The scene is suffused with a father-daughter affection that might not make sense to people outside the dance world, but as Bob holds Nicole like a guitar and shows her how to move her arms and legs, a secondary, familial tension underlines the routine. Bob is an awful role model who historically ditched Nicole, is absent when it matters most, and brings home disposable women not much older than her.
At this point in the story, Nicole is depressed and acting out in ways that foreshadow her real-life struggles with relationships, alcohol, and drugs.
Do this, do that. The scene has a meta-dimension as well as a historical one: All That Jazz contains a similar scene where Gideon played by Roy Scheider and his year-old ballet-dancer daughter Erzsebet Foldi practice while she interrogates him about his love life. It even lifts lines and images from films and musical productions that Fosse and Verdon worked on, putting them in different contexts that shed fresh light on where they came from and the motives of people who used them first.
The child matures against a panorama of dedication and genius, but also infidelity, substance abuse, professional treachery, and unthinking callousness between entertainers who might also be friends, lovers, or spouses. I have my child brain that does not notice that that is odd behavior. She has a different take today than when she was a child and a young woman, living in the middle of it, in an era when behavior we think of as destructive was considered an occupational hazard. That, plus the relative dearth of video footage compared to the Bob Fosse treasure trove, meant that Michelle Williams would turn to Nicole for help with fine brushwork.
He went to a dialect coach, and he listened to interviews of my father speaking on set all the time. She says that it took a while for her to get used to the idea of somebody other than Roy Scheider playing her father, but she grew to appreciate the qualities Rockwell conveyed that the public had never seen. He has a way of becoming very introverted at times, lost in his own thoughts, that is to me reminiscent. The production design, set decoration, and costumes turned the experience into even more of a memory trip.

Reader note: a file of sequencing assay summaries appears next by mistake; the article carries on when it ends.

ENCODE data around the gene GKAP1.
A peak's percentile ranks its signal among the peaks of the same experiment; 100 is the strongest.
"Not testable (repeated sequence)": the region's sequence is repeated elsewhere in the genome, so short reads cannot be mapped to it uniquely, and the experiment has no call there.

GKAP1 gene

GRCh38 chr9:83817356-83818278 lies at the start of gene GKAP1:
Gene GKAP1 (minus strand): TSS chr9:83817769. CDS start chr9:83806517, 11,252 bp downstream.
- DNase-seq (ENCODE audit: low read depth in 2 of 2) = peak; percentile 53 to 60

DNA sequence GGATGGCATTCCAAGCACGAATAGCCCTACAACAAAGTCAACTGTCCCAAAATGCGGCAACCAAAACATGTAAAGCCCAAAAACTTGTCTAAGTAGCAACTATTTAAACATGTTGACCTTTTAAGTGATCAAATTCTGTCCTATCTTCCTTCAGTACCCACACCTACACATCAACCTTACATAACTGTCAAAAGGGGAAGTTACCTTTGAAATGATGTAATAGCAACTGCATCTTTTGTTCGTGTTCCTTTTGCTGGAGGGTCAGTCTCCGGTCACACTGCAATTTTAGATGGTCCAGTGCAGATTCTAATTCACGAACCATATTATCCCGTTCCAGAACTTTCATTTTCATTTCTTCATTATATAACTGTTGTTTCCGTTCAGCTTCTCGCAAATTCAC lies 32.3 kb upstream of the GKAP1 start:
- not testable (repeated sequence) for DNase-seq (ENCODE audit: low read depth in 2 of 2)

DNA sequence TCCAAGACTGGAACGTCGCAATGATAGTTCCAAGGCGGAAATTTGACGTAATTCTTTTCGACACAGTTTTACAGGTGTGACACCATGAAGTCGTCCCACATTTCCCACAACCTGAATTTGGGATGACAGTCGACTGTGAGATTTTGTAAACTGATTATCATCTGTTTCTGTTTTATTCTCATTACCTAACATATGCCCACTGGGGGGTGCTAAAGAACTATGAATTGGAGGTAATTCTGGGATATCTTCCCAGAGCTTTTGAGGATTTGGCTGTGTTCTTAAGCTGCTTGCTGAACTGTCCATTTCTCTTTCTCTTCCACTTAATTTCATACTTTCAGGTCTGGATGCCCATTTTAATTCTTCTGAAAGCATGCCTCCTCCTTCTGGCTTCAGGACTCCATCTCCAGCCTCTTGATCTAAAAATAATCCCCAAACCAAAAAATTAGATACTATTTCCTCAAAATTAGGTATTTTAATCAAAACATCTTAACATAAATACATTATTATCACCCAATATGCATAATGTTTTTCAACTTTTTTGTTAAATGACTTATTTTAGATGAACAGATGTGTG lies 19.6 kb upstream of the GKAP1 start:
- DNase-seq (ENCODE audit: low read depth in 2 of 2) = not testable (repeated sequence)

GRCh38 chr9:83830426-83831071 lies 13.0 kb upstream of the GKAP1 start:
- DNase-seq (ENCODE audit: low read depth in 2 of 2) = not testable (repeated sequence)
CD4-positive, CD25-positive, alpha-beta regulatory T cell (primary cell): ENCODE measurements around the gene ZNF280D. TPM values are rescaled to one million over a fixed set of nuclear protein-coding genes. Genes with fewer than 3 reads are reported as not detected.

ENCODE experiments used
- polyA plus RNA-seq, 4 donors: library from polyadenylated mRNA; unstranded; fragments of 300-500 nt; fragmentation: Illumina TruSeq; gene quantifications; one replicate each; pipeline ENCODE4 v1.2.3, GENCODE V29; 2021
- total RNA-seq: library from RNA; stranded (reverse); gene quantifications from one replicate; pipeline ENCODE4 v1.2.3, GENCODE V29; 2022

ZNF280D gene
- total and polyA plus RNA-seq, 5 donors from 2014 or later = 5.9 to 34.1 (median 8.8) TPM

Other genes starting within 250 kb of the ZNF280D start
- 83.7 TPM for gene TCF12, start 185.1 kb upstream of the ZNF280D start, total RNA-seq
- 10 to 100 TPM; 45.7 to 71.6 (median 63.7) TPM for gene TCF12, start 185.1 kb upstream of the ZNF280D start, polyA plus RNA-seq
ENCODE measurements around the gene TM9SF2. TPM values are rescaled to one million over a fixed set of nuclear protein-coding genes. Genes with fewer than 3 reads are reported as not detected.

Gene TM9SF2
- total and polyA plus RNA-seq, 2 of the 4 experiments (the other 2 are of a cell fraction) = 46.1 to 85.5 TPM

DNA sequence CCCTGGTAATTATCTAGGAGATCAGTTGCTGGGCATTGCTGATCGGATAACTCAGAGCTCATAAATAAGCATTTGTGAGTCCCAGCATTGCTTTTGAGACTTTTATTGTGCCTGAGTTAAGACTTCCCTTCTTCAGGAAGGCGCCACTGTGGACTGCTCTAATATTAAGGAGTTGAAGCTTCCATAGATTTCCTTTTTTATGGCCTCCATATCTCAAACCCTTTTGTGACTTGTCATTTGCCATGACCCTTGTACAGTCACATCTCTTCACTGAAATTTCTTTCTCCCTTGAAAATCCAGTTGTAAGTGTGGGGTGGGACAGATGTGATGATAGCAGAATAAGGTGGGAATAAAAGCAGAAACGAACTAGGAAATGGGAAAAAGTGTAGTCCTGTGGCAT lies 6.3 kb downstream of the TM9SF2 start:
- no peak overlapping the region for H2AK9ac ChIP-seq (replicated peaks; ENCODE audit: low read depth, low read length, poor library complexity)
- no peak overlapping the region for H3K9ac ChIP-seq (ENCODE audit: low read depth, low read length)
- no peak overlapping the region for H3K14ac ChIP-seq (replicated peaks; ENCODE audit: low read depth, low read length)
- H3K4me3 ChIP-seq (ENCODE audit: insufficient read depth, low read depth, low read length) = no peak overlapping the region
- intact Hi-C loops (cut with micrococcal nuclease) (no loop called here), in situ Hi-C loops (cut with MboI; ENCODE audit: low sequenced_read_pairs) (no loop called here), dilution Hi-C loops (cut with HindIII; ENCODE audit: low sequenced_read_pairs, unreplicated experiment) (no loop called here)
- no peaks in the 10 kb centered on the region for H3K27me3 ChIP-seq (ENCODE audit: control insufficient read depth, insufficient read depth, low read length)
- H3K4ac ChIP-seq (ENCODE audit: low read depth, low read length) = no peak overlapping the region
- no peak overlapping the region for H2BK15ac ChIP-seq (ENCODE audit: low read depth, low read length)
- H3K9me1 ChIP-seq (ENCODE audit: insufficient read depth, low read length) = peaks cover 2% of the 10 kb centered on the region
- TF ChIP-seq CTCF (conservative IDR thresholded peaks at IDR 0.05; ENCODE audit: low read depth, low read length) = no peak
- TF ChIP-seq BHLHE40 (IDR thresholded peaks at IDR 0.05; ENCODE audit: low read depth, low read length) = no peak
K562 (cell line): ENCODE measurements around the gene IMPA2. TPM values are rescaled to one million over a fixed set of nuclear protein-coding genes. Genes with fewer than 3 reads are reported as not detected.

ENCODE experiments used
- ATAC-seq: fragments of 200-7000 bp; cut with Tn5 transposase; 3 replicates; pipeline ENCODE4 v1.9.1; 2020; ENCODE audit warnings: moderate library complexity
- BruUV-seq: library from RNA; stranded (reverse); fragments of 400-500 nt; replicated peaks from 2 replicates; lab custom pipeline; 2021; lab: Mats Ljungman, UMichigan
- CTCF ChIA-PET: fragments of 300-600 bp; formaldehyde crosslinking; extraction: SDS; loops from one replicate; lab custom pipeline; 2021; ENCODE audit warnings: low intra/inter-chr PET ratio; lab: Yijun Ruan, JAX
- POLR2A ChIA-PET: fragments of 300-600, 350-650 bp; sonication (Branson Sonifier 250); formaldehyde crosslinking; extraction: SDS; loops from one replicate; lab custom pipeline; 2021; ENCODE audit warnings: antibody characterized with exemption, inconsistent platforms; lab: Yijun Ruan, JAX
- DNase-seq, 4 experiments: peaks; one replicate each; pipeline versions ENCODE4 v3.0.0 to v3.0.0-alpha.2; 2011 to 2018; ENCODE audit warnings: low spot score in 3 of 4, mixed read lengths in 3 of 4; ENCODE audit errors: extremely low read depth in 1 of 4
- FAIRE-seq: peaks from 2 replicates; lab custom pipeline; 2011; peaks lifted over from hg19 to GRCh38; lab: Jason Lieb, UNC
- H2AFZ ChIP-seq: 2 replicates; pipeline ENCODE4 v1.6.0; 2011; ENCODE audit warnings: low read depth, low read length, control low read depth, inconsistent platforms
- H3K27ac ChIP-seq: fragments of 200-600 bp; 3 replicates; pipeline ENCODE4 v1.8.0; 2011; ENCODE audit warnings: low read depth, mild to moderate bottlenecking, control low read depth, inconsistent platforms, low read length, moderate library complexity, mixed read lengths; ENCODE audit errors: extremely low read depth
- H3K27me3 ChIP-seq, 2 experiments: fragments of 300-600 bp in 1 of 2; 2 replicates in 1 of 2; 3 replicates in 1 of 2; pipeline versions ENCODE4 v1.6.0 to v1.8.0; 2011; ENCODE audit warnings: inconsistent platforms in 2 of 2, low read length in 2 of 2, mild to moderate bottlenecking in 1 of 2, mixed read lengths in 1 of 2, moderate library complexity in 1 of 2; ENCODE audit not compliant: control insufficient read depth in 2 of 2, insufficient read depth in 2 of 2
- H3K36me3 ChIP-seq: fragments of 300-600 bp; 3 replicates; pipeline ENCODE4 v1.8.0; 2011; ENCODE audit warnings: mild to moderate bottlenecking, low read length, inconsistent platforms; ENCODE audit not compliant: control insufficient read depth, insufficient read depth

That set was exactly my living room. There were cherubs on the wall, and paintings of mothers and babies and orange crushed-velvet wallpaper, and a white marble fireplace and these wrought-iron things, and a psychedelic couch.
The writers and co-executive producers—including Lin-Manuel Miranda, who has a cameo in the finale as Scheider, and Joel Fields of The Americans — were all concerned with the minutiae. They had a policy of confining the story to things that were on record as having definitely happened, or that plausibly could have happened, based on what they knew about Fosse, Verdon, and the constellation of famous names orbiting them. It falls within the spectrum of possibilities, because we know that she once threw a TV set out of a window because she was so upset with something a reporter said.
Even with a general commitment to accuracy, there were compressions and omissions. That experience echoes comments her mother made in a s interview about why she separated from Bob.
Stevie, whose mother is dead, thinks:. CS After his mother died, his father slept with him:. When my father came late to bed and enquired as he took off his clothes if I was awake, I nearly always feigned sleep. He never interfered with me in an obviously sexual way, but he frequently massaged my belly and thighs. As in all other things connected with the family, he asserted that he was doing this for my good: it relaxed taut muscles, eased wind and helped bring on sleep.
In these years, despite my increasing doctrinal knowledge of what was sinful, I had only the vaguest knowledge of sex or sexual functions, and took him at his word; but as soon as it was safe to do so, I turned away on some pretext or other, such as sudden sleepiness. Looking back, and remembering his tone of voice and the rhythmic movement of his hand, I suspect he was masturbating.
During the beatings [that his father gave to him and the other children] there was sometimes the same sexual undertow, but louder, coarser. AW Army after their son, Luke, was killed in Korea.